No one could fail to notice the headlines and column inches in both the professional and national press: once again government is expressing an interest in construction. John Egan has been called in to review and report on 'sustainability'and Kate Barker on housing. Both have been lobbied by professional and commercial interest groups and, of course, the Prince's Foundation. Though I'm not sure that the latter has to do too much lobbying - even hardy annuals like Prescott enjoy engaging with royalty. There have also been reports of a government minister with a portfolio on design advising us to learn from the bright lights of the fashion industry. So what to make of these three government engagements with construction?
Doubtless the above minister was as much inspired by the speed with which fashion happens, as to its relevance to the design of the environment. Can we realistically expect any ambitious minister, in a government besotted by the presentation of figures, to be attracted to an industry where, as the norm, projects take the minimum of two years from inception to completion? To catch the eye they need 'speed architecture'; quick fixes, dramatic computerised imagery, immediate inhabitation by happy voters. That is why the said minister thinks we have much to learn from the likes of Wayne Hemingway's passionately hyped branding of a speculative housing estate in Gateshead. Clearly, links to the fashion world of the founder of Red or Dead are more likely to help shift boxes to prospective voters than references to Alice Coleman's ideas on 'defensible space'. The profession might learn much from Hemingway's fee structure.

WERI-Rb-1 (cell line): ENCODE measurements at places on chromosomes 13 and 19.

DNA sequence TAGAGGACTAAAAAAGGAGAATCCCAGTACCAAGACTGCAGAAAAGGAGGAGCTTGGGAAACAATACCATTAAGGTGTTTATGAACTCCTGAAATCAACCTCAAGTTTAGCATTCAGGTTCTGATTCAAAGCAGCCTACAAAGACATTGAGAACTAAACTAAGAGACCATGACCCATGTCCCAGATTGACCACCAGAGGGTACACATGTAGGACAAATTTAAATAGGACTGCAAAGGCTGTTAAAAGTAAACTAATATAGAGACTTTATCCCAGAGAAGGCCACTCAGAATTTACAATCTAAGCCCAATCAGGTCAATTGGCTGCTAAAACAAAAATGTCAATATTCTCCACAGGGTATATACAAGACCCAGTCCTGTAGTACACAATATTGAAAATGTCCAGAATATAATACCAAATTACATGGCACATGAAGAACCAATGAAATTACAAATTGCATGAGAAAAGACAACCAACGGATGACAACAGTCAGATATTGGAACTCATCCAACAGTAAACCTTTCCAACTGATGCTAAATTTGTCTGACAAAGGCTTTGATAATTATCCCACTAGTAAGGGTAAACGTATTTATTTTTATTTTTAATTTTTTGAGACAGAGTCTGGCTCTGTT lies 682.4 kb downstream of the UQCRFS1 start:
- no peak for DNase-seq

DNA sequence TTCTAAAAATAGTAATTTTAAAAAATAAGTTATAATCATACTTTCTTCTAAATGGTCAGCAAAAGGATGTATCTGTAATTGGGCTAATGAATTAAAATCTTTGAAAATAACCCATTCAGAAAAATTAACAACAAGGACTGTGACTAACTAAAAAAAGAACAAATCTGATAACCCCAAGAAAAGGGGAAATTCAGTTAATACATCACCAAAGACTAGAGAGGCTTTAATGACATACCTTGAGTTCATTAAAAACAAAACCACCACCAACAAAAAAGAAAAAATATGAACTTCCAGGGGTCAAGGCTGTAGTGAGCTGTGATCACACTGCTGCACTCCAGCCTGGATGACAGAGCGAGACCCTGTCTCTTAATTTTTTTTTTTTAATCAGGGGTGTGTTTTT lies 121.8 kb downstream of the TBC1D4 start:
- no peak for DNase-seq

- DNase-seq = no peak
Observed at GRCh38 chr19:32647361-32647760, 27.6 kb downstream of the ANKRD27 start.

Kate Barker has, contrastingly, engaged with the key issues in housing: those of supply and demand, choice and quality. While supply remains limited, it is relatively easy for volume housebuilders to sell whatever it suits them to build. They can then claim that the volume of their sales reflects consumer satisfaction.
Until there is some element of purchaser choice, it's difficult to talk of quality. Meanwhile, the bureaucracy of planning and a fascination with an 'Olde England' that never existed helps to keep down production.
Of most concern is the government's focus on the sinisterly titled 'Sustainable Communities', a euphemism for new towns. If government is serious about the environment then it must first deal with existing development. That is where the vast bulk of the woefully underperforming existing stock is located, where most of us will continue to live and where there is at least some infrastructure. These same areas are, however, made difficult, blighted even, by the nation's fascination with conservation; in this case not of resources but of the status quo - Theme Park Britain. It should all be about 'densification'not conservation (nor indeed 'Disneyfication'); it's not glamorous but it's key.
As 'Sustainable Communities' is an Egan project, is it surprising that it is somewhat misdirected? After all, whoever believed that buildings were like cars, except in the case of Egan's Jaguars that were neither on time nor budget? Perhaps it's flattering that cars mimicked buildings by encouraging ideas of uncertainty of use.
Perhaps not - as the critic Colin Davies recently remarked, 'even cars aren't built like cars'. Last time out, the industry embraced Egan's initiatives and there was a healthy desire to question previously accepted orthodoxies. There was also an unhealthy willingness to embrace crude ideas of measurement so beloved of the audit-driven mandarins of government. The difficulty in debating with this government is that your views are only heard when you're 'on message'. Unfortunately, in an attempt to demonstrate progress and curry favour, it appears at times that the professions slavishly follow.
I am intrigued as to where the tsar of sustainability will go with regard to construction and the husbandry of the planet's resources, but what interests me more is the response of the construction industry. Will we lead or will we follow?